2008 Disasters month by month
January 2008 Disasters
January saw three major disasters around the world,
February 2008 Disasters
The disasters just kept going through February…
March 2008 Disasters
March 14 - US: Georgia is hit by another disaster, this time it’s bad weather and tornadoes rip through the southern state. 2 people are killed and at least 30 people are injured in Atlanta and northwestern counties of Georgia including Polk County and Floyd County. The tornadoes bring down many large centers including the CNN one and cause millions in damage.
April 2008 Disasters
April 29, US: Tornadoes in Virginia cover 3 counties, destroy communities and injure many
May 2008 Disasters
May saw 2 of the worst natural disasters of the decade and left over 150,000 casualties, billions in damage, millions homeles and the entire world trying to help.
June 2008 Disasters
June 9- US.: Central states see severe weather and record flooding, 10 people die as the Cedar river rises 17 feet, the highest recorded, and floods Cedar Rapids breaking dams and causing thousands of evacuations.
July 2008 Disasters
July 24 - Japan: 6.8 magnitude earthquake strikes many miles below the earth’s surface in the region of Iwate.
August 2008 Disasters
Aug. 1- Pakistan: a large mass of ice breaks on K2, the world’s second-highest mountain, causing an avalanche that kills 11 climbers.
September 2008 Disasters
Sept. 1 - U.S. Gulf Coast: Hurricane Gustav back at work leaving Cuba and now hitting the U.S. Hurricane Gustav devastates the Gulf Coast, kills at least 26 people in Louisiana, Georgia, and Mississippi.
October 2008 Disasters
Oct. 6 - Kyrgyzstan: 6.6 magnitude earthquake levels the town of Nura. 70 people die, hundreds more are injured.
November 2008 Disasters
Nov. 7 - Haiti: School collapses killing 90 students.
December 2008 Disasters
Dec. 11- U.S.: The New England states see tons of ice and snow during storms. Many power lines are effected, hundreds of thousands left without power causing President Bush to declare a state of emergency in parts of Massachusetts and New Hampshire, getting FEMA to come in with help.
Check out the sick pics of the 2008 major disasters
I would like to thank all of our readers who come back to, well… our sick sites. We are now migrating to a better system to allow for our growth and try to get the various categories under one umbrella, so to speak.The new site will be found at http://justsickshit.com/sick and we will be moving stuff daily ’till done, it may take some time due to the spread out nature of the way JSS was originally designed (we are changing that).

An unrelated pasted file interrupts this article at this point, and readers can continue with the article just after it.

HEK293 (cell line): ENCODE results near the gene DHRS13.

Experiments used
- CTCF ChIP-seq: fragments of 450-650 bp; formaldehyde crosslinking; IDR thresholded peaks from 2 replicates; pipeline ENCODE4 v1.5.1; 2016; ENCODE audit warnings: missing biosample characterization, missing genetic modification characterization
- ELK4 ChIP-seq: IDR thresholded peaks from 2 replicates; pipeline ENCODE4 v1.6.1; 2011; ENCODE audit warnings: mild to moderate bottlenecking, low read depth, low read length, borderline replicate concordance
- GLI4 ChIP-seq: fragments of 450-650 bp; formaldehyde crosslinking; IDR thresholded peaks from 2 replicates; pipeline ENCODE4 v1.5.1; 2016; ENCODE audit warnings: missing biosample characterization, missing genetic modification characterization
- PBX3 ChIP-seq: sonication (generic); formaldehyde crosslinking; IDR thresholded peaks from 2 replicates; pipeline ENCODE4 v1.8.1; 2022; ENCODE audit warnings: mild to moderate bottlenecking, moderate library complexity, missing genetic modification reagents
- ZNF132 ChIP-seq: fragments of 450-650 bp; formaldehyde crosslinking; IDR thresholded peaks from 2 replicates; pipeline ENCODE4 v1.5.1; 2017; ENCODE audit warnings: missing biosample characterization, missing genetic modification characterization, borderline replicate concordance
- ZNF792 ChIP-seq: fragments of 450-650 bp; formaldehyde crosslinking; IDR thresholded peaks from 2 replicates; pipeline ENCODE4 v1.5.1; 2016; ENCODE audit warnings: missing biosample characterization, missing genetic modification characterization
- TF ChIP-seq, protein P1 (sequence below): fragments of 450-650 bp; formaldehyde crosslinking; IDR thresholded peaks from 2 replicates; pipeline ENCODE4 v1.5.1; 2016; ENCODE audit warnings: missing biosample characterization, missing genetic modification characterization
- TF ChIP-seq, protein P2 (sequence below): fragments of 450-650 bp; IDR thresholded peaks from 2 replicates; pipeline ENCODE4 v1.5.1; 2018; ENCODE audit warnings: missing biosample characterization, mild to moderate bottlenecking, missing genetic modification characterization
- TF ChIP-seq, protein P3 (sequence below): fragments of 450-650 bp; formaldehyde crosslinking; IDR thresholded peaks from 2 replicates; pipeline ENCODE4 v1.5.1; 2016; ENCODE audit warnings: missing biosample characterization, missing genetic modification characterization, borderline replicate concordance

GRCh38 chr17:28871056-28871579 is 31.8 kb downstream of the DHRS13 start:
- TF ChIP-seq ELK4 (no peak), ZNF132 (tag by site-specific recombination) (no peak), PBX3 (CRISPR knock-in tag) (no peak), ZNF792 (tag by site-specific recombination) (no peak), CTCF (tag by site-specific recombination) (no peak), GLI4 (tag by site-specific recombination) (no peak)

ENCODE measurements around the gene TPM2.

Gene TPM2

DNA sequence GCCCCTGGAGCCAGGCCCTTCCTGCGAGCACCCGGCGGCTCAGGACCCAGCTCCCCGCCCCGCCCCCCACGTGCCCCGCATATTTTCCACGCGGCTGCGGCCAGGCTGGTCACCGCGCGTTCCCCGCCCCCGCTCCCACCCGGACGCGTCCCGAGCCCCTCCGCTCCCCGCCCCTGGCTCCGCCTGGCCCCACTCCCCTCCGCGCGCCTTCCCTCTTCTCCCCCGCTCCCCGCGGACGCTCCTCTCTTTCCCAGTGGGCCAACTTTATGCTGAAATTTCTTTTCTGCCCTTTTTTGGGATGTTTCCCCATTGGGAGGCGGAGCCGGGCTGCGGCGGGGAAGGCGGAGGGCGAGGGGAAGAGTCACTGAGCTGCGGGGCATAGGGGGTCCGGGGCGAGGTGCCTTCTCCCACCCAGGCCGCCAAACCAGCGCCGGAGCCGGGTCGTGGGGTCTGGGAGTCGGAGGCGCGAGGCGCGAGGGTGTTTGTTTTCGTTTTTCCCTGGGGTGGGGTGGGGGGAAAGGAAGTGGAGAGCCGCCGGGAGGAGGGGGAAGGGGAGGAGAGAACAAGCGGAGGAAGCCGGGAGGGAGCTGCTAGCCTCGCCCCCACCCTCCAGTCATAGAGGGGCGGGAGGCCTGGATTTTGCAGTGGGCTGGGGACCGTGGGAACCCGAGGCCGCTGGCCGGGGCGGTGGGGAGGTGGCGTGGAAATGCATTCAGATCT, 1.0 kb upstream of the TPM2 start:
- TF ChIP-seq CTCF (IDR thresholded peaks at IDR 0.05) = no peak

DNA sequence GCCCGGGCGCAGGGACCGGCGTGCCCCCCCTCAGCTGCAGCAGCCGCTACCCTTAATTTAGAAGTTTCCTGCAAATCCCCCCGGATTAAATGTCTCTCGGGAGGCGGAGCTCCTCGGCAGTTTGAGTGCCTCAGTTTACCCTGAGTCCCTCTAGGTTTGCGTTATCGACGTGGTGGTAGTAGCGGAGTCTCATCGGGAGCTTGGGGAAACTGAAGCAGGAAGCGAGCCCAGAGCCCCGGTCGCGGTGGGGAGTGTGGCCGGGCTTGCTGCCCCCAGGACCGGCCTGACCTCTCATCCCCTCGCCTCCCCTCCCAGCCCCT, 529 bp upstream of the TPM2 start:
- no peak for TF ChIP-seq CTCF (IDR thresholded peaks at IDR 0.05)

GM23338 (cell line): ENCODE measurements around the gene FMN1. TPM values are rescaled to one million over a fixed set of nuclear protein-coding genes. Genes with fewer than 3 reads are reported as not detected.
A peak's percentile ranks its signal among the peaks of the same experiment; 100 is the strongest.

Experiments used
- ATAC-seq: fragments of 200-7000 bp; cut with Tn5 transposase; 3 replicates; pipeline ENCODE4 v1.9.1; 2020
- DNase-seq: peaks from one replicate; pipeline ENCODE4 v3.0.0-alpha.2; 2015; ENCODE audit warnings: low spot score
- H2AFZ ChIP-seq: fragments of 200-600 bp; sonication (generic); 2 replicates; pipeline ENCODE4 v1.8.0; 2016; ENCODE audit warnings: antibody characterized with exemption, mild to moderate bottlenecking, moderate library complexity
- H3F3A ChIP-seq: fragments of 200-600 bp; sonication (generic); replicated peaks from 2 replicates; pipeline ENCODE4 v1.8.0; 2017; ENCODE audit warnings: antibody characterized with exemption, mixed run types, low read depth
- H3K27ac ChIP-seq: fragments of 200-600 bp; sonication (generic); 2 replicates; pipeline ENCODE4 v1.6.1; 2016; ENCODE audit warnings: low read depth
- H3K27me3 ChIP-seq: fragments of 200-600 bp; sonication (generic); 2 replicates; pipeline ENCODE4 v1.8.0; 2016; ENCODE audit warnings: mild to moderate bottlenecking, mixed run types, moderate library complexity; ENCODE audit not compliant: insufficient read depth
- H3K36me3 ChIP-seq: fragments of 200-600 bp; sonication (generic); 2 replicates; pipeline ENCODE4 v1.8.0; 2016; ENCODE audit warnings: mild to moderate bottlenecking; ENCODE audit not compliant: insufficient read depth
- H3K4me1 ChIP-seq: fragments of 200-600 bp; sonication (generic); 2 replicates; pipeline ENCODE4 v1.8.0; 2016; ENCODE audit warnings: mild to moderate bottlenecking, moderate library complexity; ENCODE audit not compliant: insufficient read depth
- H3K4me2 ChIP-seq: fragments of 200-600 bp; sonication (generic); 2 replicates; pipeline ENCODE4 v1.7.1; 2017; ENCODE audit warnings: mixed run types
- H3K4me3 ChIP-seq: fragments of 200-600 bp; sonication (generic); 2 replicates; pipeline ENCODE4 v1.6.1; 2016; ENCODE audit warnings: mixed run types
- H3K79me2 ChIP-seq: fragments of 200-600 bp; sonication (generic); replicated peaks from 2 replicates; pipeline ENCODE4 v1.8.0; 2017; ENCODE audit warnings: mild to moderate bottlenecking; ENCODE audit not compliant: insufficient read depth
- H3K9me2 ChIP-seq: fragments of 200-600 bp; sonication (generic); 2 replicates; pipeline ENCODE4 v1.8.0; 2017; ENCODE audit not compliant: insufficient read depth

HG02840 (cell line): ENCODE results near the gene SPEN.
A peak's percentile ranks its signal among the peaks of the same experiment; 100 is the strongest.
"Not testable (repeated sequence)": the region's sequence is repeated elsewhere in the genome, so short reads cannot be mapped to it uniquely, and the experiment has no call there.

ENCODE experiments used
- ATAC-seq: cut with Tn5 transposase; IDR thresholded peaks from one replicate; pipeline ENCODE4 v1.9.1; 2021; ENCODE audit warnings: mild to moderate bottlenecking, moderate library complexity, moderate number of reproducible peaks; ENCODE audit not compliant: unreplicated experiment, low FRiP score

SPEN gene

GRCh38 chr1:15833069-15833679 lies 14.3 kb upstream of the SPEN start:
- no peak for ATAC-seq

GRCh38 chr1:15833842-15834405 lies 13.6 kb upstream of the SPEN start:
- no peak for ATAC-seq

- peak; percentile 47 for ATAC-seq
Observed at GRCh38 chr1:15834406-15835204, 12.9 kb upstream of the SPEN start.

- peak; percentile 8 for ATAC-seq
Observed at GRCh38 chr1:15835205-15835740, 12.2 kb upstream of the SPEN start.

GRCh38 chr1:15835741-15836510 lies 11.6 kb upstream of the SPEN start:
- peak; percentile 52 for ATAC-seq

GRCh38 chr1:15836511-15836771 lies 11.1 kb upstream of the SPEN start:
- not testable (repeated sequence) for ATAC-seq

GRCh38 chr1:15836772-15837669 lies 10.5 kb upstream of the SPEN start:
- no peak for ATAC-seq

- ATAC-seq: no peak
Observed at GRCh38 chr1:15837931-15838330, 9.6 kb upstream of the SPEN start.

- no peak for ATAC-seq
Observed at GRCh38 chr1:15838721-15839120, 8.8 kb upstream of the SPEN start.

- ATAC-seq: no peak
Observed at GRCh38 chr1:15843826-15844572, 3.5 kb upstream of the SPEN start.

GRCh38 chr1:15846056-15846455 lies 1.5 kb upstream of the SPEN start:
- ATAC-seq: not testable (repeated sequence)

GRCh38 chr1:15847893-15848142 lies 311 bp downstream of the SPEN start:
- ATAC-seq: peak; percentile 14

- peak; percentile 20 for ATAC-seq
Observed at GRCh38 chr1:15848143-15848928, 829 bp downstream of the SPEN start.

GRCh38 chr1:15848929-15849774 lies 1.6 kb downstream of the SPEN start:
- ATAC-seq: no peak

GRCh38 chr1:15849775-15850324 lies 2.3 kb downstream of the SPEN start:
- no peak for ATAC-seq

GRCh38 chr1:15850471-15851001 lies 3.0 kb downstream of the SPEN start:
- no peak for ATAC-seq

Again, I want to thank everyone who comments and contributes their opinions … even JewRock, who seems to be well hated across the board… I still thank your dumb ass.
and check out the new just sick shit http://justsickshit.com/sick (not yet done, but kickin ass anyway).
I can not believe this fool kept filming through this as the people outside were literally washed away. This is the 2004 Tsunami from a restaurant in phuket. This is insane, This guy is actually talking into his camcorder as people are getting washed away by the flood waters. Just crazy shit. Check out this video, the beginning is a bit distorted but somehow he gets better focus when the shit hits the fan.
amateur video footage of a tsunami - 2004 tsunami disaster. Shot from walkway above the Penang Beach shore, long shot of ocean before three men are caught in battering waves. You can hear how the mood changes from hey thats cool to oh shit run for it and the camera goes off.
This is such a horrible natural disaster, cyclone kills thousands and many, many still missing, 20 thousand plus are confirmed dead with over 40 thousand people missing and millions left homeless.For anyone who does not know what a cyclone is… its a hurricane that spins in the opposite direction. The difference between a cyclone and a hurricane is the direction in which the winds spin.
From the International Herald Tribune - The death toll from a powerful cyclone that struck Myanmar over the weekend rose to 22,500 on Tuesday, and foreign governments and aid organizations began mobilizing for a major relief operation.
The number was the latest in a steadily escalating official toll since Cyclone Nargis struck early Saturday, devastating much of the fertile Irrawaddy Delta and the nation’s major city, Yangon. At a news conference in Yangon, the minister for relief and resettlement, Maung Maung Swe, said 41,000 people were still missing from the cyclone, which triggered a surge of water inland from the sea.
“More deaths were caused by the tidal wave than the storm itself,” the minister said, in the first official description of the destruction.